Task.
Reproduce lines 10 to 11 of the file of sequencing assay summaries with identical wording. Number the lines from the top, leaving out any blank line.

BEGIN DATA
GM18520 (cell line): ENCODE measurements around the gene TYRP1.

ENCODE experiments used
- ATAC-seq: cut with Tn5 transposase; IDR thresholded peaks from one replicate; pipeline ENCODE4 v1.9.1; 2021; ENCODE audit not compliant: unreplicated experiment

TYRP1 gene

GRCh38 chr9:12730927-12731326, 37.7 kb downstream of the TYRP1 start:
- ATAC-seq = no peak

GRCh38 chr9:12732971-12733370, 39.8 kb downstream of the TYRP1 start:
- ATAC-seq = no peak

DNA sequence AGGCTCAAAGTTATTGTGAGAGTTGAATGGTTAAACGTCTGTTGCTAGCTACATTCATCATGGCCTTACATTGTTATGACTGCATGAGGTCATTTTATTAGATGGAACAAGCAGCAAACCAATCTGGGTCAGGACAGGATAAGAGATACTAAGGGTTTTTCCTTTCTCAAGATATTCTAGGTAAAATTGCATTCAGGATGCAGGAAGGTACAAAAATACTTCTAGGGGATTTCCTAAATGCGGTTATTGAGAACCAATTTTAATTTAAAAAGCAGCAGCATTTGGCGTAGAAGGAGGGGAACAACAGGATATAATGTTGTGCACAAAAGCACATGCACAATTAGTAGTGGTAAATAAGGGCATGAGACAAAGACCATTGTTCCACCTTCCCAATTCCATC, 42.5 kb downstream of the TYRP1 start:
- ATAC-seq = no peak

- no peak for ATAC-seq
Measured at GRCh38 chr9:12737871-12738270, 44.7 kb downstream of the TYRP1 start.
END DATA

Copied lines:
- ATAC-seq = no peak

- no peak for ATAC-seq